NHL Lockout: Why Financial Imbalance Exacerbates the Conflict

Adam WaksmanCorrespondent IIISeptember 20, 2012

NASHVILLE, TN - MARCH 20: Fans show their feelings regarding the NHL lockout as the Florida Gators take on the Villanova Wildcats in the second round of the NCAA Division I Men's Basketball Championship at the Gaylord Entertainment Center on March 20, 2005 in Nashville, Tennessee. Villanova defeated Florida 76-65.  (Photo by Brian Bahr/Getty Images)
Brian Bahr/Getty Images

The NHL lockout is getting more serious this week, with the NHL officially cancelling the first batch of games. Some believe the lockout will wipe out the entire year. As Alex Ovechkin said (via ESPN):

If the [NHL] continues to insist on their [demands], then it will take a full year. That's because we are not going to cave in. Then I will spend the entire season in the KHL. It's an absolute reality.

A big issue in hockey that exacerbates this conflict is the major imbalance in profits. According to Forbes, nearly all of the profits in the NHL belong to three teams.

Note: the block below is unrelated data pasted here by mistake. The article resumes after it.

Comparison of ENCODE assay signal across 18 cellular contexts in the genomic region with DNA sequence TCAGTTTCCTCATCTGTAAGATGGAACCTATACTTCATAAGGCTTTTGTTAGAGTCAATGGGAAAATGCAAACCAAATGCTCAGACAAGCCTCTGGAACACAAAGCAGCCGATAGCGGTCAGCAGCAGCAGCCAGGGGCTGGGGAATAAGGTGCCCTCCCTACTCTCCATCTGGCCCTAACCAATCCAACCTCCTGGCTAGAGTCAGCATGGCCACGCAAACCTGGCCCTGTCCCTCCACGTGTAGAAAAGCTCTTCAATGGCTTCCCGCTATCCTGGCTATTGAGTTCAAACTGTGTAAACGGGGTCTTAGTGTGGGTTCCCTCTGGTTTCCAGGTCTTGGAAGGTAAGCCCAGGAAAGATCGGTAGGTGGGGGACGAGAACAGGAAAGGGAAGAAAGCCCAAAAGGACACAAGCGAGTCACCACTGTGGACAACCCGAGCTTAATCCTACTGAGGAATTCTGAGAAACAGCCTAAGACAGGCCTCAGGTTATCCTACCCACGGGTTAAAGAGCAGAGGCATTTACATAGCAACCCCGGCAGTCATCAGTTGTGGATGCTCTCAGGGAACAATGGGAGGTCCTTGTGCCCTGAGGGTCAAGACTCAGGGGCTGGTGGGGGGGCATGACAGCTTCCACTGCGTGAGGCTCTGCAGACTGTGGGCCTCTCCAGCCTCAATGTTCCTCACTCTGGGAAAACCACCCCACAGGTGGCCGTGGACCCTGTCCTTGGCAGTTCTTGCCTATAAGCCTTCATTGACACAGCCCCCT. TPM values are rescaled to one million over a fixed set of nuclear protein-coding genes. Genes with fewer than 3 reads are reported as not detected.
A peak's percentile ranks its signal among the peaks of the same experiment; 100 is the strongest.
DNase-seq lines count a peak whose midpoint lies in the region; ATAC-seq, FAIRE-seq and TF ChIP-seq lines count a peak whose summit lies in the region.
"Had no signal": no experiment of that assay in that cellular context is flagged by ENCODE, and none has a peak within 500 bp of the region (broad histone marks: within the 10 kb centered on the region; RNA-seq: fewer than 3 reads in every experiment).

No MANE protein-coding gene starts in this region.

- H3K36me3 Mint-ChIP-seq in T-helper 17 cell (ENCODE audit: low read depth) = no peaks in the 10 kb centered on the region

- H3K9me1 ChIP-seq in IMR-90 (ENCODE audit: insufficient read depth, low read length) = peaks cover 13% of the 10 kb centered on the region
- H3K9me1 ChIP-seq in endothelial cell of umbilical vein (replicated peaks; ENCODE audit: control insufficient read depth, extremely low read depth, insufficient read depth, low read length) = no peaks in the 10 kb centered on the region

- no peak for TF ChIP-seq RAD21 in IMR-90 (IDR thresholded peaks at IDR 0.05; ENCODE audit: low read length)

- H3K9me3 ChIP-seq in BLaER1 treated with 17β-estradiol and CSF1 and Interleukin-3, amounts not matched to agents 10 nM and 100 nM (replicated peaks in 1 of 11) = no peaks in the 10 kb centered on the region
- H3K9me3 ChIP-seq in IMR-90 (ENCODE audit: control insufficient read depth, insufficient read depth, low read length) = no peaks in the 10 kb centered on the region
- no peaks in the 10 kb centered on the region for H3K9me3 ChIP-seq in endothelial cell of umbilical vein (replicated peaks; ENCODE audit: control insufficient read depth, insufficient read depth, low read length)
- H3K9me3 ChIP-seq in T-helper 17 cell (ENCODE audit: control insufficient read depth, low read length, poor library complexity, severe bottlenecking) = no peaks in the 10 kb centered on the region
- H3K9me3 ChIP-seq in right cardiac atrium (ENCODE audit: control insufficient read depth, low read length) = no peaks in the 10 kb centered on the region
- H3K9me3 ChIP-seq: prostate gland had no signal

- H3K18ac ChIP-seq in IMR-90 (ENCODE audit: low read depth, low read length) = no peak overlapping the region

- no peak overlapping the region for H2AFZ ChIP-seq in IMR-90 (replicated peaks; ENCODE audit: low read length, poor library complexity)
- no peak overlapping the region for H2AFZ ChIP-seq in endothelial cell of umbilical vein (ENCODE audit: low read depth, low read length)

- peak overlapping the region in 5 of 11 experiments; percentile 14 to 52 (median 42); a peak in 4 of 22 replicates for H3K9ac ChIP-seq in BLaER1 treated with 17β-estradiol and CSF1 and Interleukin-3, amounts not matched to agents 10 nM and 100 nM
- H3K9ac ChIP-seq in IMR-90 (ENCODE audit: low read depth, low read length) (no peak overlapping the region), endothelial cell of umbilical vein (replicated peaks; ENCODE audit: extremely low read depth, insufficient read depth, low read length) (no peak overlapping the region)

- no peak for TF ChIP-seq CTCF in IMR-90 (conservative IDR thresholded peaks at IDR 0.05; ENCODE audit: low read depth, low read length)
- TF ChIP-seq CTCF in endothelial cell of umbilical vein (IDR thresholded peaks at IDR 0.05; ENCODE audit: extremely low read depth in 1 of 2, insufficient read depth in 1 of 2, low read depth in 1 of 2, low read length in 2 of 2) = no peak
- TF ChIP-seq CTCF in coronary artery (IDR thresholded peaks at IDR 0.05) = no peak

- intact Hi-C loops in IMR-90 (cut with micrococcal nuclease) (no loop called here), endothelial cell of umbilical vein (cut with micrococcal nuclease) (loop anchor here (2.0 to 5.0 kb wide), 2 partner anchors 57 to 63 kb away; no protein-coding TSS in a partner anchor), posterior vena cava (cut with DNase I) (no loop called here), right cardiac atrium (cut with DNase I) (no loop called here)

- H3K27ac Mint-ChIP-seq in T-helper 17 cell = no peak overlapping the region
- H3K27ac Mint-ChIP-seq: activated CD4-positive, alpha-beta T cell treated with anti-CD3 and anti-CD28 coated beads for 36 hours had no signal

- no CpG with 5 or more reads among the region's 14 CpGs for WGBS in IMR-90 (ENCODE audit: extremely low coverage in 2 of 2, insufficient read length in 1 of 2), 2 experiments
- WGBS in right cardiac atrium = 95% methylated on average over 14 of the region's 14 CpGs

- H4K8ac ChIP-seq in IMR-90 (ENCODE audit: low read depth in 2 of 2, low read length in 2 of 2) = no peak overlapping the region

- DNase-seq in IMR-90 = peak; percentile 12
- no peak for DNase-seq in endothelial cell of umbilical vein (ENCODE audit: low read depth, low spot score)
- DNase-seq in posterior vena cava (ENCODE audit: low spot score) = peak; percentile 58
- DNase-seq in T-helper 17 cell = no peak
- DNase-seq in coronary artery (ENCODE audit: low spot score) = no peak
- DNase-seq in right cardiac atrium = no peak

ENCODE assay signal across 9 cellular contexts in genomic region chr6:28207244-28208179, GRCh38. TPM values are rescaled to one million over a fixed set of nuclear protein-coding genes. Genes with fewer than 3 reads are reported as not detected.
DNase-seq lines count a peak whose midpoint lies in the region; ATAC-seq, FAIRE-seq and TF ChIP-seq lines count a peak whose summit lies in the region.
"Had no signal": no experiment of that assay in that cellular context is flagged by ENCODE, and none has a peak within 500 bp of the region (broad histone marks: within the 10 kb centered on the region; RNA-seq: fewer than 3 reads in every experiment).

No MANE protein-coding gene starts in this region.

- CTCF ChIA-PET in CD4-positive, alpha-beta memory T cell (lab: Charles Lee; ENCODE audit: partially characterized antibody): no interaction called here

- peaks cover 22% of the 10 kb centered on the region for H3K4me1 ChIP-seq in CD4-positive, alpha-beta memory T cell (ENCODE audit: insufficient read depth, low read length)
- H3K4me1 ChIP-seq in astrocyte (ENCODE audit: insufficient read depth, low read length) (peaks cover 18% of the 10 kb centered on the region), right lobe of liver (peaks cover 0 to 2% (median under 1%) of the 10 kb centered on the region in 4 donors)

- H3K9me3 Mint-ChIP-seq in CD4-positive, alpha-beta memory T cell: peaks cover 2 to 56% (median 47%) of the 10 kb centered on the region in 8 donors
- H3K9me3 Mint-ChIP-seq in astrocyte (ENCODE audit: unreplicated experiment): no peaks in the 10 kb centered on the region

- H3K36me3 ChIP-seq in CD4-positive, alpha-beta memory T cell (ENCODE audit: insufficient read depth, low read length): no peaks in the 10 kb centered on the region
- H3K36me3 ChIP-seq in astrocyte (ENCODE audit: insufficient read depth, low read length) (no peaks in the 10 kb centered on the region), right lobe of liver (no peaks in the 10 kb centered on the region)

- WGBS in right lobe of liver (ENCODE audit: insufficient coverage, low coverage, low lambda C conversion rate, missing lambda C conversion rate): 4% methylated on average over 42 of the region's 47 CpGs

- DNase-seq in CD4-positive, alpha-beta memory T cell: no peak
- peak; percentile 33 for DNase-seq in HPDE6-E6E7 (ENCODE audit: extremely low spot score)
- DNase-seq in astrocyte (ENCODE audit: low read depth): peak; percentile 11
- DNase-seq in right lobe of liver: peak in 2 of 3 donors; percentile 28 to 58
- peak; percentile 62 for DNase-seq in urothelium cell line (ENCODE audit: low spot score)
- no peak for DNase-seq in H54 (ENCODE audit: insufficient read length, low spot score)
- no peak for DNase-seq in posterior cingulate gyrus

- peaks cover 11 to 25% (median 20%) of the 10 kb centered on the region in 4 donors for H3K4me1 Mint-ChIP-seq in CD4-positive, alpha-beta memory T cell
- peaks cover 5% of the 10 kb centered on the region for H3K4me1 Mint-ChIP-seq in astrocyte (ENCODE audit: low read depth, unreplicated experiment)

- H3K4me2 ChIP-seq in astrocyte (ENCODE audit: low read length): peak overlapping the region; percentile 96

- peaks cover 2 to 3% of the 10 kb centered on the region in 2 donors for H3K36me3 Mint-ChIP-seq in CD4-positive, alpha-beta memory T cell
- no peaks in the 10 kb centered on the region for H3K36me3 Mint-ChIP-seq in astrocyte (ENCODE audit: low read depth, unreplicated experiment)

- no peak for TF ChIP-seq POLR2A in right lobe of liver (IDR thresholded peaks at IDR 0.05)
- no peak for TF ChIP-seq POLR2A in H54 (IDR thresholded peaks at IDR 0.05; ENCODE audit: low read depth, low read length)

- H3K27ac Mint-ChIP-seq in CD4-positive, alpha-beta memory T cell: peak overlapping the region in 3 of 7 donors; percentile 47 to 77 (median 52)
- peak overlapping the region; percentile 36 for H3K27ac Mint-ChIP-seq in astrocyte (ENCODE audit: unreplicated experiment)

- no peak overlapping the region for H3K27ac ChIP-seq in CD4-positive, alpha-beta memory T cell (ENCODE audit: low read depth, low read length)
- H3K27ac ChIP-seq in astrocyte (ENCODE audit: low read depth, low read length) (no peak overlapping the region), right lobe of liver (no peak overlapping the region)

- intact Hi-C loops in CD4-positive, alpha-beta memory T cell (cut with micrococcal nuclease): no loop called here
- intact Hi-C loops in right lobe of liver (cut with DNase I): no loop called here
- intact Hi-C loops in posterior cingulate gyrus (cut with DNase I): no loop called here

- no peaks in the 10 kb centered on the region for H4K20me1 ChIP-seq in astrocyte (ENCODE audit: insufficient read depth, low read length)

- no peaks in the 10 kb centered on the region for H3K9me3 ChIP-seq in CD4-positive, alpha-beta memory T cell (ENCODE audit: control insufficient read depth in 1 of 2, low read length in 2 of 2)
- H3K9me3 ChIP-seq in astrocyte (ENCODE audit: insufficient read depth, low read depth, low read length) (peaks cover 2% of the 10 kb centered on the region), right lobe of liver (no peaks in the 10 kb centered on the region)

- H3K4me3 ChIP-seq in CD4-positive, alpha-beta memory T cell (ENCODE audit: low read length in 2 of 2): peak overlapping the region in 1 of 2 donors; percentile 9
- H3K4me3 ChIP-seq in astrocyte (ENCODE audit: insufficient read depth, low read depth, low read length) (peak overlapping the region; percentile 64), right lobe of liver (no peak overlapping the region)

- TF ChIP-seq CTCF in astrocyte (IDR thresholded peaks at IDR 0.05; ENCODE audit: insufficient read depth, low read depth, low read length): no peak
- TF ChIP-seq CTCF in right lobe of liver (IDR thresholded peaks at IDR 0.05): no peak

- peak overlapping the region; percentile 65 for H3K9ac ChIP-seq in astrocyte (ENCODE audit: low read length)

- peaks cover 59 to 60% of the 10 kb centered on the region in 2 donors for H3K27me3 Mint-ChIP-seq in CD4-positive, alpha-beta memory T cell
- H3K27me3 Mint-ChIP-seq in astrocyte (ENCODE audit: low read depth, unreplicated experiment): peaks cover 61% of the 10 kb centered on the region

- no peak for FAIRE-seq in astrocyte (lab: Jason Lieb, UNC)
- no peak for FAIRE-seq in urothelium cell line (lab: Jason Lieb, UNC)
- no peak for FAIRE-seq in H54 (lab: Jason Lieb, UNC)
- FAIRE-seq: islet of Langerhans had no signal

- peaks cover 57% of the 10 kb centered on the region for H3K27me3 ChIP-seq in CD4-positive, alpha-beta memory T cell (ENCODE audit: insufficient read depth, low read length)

This past season, profits exceeding $170 million went to the Toronto Maple Leafs, the Montreal Canadiens and the New York Rangers. The other 27 teams combined to lose over $40 million.

In other words, 90 percent of the owners have no reason to be happy with the current situation. Increased revenue sharing could help this problem somewhat. However, concessions from the players' union will be necessary to satisfy those 27 teams.

The bottom line is that 27 NHL teams have unacceptable bottom lines. What this means for fans is that there will not be any NHL hockey any time soon.


Adam Waksman is a featured columnist for the Bleacher Report New York Jets community. Be sure to follow Adam on Twitter to receive updates right away.